Is substrate-pH too high?

If your substrate-pH is too high (above 6.4), plants can develop iron deficiency symptoms within 1-2 weeks for iron-inefficient crops (such as calibrachoa, diascia, nemesia, pansy, petunia, scaevola, snapdragon, and vinca) with chlorosis of new growth and overall stunting. The following outlines provide corrective actions to rescue your crops. Test corrective actions on a small group of plants first, and as a long-term strategy rely on prevention rather than cure.

Symptoms of high substrate-pH

Test substrate-pH and substrate electrical conductivity (EC). Typical symptoms of iron deficiency at high pH (above 6.4) are yellowing (chlorosis) between veins in new leaves, or over the entire leaf. If you think that these symptoms result from high pH, confirm with an onsite test using a standard protocol and a calibrated meter. Checking the pH and EC will tell you whether the problem is nutritional, and also if it is caused by inadequate fertilizer (low EC) or a high substrate-pH. Symptoms from low magnesium can also be confused with iron deficiency.

Calibrachoa Million Bells pH after 20 days

Evaluate root health

Root damage (brown color, no root hairs, damaged tips) caused by overwatering, fungus gnats, or root pathogens such as Pythium can result in leaf symptoms similar in appearance to iron deficiency at high substrate-pH, because roots can't take up nutrients.

Iron deficiency at high pH

Corrective actions for pH problems

  1. Apply an acid reaction (high ammonium) water-soluble fertilizer such as 21-7-7 or 20-10-20 at 200 to 250 ppm nitrogen (N) for plugs and liners, and 300 to 400 ppm N for finished plants. Make sure that substrate-EC is not already high, or you can run into salt damage of roots at those fertilizer rates. High ammonium may also result in soft lush growth.
  2. Correct micronutrient deficiencies: 
    • Drench with iron chelate at up to 5 oz/100 gal (or 37.5 g/100L) of either Iron-EDDHA (such as Sprint 138TM) or Iron-DTPA (such as Sprint 330TM). The solutions should be applied with leaching, followed immediately by washing of foliage to avoid leaf spotting. Plants usually respond within 7 days.
    • Don't apply iron drenches to iron-efficient plants, such as seed or zonal geranium, lisianthus, marigold, or New Guinea impatiens.
  3. Acidify your water to neutralize alkalinity: If alkalinity in the irrigation water is above 80 ppm calcium carbonate (CaCO3) equivalents, consider injecting a mineral acid (such as sulfuric acid) into the irrigation water to bring water-pH down to 4.5 – 5.0 (a low pH level where alkalinity is close to zero).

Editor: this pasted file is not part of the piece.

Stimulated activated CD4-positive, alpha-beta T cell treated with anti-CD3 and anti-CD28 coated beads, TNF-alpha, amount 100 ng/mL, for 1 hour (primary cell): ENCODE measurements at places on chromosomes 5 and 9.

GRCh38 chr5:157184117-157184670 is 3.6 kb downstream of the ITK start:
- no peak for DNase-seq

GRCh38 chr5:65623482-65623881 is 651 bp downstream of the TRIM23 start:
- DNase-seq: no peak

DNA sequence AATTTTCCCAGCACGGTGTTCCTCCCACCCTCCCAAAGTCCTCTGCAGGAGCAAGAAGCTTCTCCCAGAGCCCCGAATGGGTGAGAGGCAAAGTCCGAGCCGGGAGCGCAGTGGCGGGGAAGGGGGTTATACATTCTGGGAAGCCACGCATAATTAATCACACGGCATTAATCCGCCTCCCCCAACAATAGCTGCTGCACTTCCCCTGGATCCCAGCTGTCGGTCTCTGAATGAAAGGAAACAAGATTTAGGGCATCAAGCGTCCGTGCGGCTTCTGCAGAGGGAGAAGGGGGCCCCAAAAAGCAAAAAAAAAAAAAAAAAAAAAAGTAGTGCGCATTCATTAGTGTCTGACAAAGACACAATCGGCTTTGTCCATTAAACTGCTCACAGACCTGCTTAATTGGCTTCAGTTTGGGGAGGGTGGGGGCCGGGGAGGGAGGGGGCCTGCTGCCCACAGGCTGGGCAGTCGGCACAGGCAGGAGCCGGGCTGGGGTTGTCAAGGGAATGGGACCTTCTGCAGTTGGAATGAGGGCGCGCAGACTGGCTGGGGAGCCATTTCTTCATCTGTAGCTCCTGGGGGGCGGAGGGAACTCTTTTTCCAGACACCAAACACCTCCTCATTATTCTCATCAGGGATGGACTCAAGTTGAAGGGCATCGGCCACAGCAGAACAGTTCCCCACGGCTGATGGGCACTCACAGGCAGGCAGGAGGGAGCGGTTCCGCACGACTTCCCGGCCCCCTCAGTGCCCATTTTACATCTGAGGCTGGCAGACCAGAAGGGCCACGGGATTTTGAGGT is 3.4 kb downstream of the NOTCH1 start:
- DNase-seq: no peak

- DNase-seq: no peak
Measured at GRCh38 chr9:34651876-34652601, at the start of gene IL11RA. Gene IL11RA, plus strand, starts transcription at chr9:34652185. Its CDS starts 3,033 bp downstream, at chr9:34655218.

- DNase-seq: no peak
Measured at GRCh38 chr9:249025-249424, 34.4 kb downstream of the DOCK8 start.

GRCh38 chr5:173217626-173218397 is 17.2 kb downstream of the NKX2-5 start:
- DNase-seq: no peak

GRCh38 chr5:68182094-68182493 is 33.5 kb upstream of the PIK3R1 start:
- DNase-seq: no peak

4. Consider an iron sulfate drench (at 2 lb/100 gal or 2.4 g/L) if substrate-pH is still not dropping. One application of iron sulfate can lower substrate-pH within a day or two. Immediately wash the foliage with clear water to avoid phytotoxicity. One week after the drench, leach the pot generously with clear water, followed by irrigation with a complete fertilizer solution to restore the nutrient balance.

Iron-inefficient (petunia) group

Use best management practices (BMPs) in your fertilizer program for a stable pH

Understanding how these factors interact can help you design a preventative strategy and avoid future problems.  For iron-inefficient crops such as petunia, the lime rate may be too high, a more acidic-reaction (higher ammonium) fertilizer may be needed, or acid injection may be necessary to reduce water alkalinity.

Many factors affect substrate-pH

For more information: Contact authors Jinsheng Huang and Paul Fisher of University of Florida IFAS Extension, and Dr. Bill Argo of Blackmore Co. Thanks to our Floriculture Research Alliance at University of Florida sponsors including A.M.A. Plastics, Blackmore Co., Everris, Fine Americas, Greencare Fertilizers, Klasmann-Deilmann, Pindstrup, Premier Tech Horticulture, Quality Analytical Laboratories, Sun Gro Horticulture, and leading young plant growers. The University of Florida does not endorse any product, and our research focuses on quality testing on these and competing products to assist grower success. June 30 2015.